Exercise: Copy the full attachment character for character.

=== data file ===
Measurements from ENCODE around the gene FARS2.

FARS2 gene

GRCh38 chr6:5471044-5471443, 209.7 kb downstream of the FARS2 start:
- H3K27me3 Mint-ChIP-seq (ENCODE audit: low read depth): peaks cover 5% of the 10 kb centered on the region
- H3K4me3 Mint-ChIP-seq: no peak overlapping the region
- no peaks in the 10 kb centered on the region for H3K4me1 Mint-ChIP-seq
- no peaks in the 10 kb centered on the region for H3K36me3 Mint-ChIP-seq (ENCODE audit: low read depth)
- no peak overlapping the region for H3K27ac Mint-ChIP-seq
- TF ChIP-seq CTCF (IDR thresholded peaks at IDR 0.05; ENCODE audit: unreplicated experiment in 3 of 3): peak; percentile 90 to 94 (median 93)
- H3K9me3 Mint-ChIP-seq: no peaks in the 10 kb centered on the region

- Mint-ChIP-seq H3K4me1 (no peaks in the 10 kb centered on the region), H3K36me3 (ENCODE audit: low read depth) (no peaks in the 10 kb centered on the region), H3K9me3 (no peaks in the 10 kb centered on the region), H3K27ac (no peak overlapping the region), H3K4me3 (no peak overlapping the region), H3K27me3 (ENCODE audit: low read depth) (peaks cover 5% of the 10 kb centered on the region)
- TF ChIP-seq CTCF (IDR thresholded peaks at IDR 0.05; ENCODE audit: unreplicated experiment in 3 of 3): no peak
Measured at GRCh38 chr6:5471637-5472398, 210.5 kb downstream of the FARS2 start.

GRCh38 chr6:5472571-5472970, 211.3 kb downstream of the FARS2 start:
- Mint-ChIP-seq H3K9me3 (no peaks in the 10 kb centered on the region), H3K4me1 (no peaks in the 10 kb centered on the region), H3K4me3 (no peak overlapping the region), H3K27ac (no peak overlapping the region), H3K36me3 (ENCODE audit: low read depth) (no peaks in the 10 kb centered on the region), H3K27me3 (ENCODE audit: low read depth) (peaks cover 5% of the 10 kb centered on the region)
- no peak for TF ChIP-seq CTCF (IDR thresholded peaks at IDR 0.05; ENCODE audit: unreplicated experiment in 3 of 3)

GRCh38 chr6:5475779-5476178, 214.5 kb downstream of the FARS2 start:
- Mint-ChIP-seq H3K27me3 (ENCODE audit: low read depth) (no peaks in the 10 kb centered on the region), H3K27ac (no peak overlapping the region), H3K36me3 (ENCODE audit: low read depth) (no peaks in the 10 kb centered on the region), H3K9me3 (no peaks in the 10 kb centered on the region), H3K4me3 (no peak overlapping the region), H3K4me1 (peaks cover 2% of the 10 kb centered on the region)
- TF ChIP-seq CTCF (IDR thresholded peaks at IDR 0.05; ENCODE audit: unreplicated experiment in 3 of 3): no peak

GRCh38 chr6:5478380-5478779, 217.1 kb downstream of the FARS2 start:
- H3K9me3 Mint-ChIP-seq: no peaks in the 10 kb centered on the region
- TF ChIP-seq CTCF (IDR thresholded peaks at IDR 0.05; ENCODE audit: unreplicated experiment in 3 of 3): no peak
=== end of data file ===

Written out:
Measurements from ENCODE around the gene FARS2.

FARS2 gene

GRCh38 chr6:5471044-5471443, 209.7 kb downstream of the FARS2 start:
- H3K27me3 Mint-ChIP-seq (ENCODE audit: low read depth): peaks cover 5% of the 10 kb centered on the region
- H3K4me3 Mint-ChIP-seq: no peak overlapping the region
- no peaks in the 10 kb centered on the region for H3K4me1 Mint-ChIP-seq
- no peaks in the 10 kb centered on the region for H3K36me3 Mint-ChIP-seq (ENCODE audit: low read depth)
- no peak overlapping the region for H3K27ac Mint-ChIP-seq
- TF ChIP-seq CTCF (IDR thresholded peaks at IDR 0.05; ENCODE audit: unreplicated experiment in 3 of 3): peak; percentile 90 to 94 (median 93)
- H3K9me3 Mint-ChIP-seq: no peaks in the 10 kb centered on the region

- Mint-ChIP-seq H3K4me1 (no peaks in the 10 kb centered on the region), H3K36me3 (ENCODE audit: low read depth) (no peaks in the 10 kb centered on the region), H3K9me3 (no peaks in the 10 kb centered on the region), H3K27ac (no peak overlapping the region), H3K4me3 (no peak overlapping the region), H3K27me3 (ENCODE audit: low read depth) (peaks cover 5% of the 10 kb centered on the region)
- TF ChIP-seq CTCF (IDR thresholded peaks at IDR 0.05; ENCODE audit: unreplicated experiment in 3 of 3): no peak
Measured at GRCh38 chr6:5471637-5472398, 210.5 kb downstream of the FARS2 start.

GRCh38 chr6:5472571-5472970, 211.3 kb downstream of the FARS2 start:
- Mint-ChIP-seq H3K9me3 (no peaks in the 10 kb centered on the region), H3K4me1 (no peaks in the 10 kb centered on the region), H3K4me3 (no peak overlapping the region), H3K27ac (no peak overlapping the region), H3K36me3 (ENCODE audit: low read depth) (no peaks in the 10 kb centered on the region), H3K27me3 (ENCODE audit: low read depth) (peaks cover 5% of the 10 kb centered on the region)
- no peak for TF ChIP-seq CTCF (IDR thresholded peaks at IDR 0.05; ENCODE audit: unreplicated experiment in 3 of 3)

GRCh38 chr6:5475779-5476178, 214.5 kb downstream of the FARS2 start:
- Mint-ChIP-seq H3K27me3 (ENCODE audit: low read depth) (no peaks in the 10 kb centered on the region), H3K27ac (no peak overlapping the region), H3K36me3 (ENCODE audit: low read depth) (no peaks in the 10 kb centered on the region), H3K9me3 (no peaks in the 10 kb centered on the region), H3K4me3 (no peak overlapping the region), H3K4me1 (peaks cover 2% of the 10 kb centered on the region)
- TF ChIP-seq CTCF (IDR thresholded peaks at IDR 0.05; ENCODE audit: unreplicated experiment in 3 of 3): no peak

GRCh38 chr6:5478380-5478779, 217.1 kb downstream of the FARS2 start:
- H3K9me3 Mint-ChIP-seq: no peaks in the 10 kb centered on the region
- TF ChIP-seq CTCF (IDR thresholded peaks at IDR 0.05; ENCODE audit: unreplicated experiment in 3 of 3): no peak